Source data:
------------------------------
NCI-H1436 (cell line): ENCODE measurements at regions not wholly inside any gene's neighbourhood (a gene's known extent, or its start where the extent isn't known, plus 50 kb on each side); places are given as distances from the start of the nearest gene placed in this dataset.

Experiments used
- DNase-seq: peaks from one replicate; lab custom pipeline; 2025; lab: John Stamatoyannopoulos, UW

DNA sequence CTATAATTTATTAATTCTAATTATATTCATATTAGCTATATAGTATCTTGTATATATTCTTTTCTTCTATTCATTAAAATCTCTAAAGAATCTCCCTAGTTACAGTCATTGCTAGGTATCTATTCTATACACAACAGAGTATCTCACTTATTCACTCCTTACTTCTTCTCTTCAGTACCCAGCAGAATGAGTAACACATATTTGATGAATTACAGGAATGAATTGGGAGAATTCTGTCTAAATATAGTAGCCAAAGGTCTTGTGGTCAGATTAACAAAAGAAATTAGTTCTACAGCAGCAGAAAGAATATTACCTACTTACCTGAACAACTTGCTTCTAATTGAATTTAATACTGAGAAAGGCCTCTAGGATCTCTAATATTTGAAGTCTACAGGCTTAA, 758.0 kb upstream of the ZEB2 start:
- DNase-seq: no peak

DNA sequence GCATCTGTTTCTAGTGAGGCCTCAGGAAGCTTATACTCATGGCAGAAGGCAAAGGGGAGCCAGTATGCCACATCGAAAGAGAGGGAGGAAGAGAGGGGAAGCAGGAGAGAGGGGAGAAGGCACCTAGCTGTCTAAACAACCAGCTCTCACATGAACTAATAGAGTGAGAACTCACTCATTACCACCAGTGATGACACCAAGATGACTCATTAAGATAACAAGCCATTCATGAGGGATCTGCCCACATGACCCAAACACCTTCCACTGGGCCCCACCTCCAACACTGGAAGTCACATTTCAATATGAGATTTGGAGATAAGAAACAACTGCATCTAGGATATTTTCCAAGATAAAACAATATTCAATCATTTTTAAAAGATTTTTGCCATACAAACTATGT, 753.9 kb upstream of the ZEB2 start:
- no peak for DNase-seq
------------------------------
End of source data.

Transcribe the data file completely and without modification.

NCI-H1436 (cell line): ENCODE measurements at regions not wholly inside any gene's neighbourhood (a gene's known extent, or its start where the extent isn't known, plus 50 kb on each side); places are given as distances from the start of the nearest gene placed in this dataset.

Experiments used
- DNase-seq: peaks from one replicate; lab custom pipeline; 2025; lab: John Stamatoyannopoulos, UW

DNA sequence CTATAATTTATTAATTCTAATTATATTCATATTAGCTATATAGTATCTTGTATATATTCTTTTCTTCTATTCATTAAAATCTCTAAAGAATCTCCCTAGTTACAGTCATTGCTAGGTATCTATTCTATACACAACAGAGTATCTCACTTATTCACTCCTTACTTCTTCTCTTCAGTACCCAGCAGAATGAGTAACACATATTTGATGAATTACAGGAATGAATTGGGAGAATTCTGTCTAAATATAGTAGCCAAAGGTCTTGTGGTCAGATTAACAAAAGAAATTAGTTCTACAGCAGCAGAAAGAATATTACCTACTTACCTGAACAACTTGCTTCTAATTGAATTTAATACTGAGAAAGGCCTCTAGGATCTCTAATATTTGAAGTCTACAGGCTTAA, 758.0 kb upstream of the ZEB2 start:
- DNase-seq: no peak

DNA sequence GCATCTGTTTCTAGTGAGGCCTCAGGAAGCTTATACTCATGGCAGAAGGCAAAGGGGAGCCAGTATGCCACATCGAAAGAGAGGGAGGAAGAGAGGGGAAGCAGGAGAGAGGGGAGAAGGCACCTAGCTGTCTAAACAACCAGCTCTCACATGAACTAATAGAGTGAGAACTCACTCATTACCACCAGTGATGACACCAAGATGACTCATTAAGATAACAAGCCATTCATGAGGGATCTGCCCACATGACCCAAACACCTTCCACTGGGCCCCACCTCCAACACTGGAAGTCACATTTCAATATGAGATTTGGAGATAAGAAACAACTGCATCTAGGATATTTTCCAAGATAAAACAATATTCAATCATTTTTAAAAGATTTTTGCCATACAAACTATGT, 753.9 kb upstream of the ZEB2 start:
- no peak for DNase-seq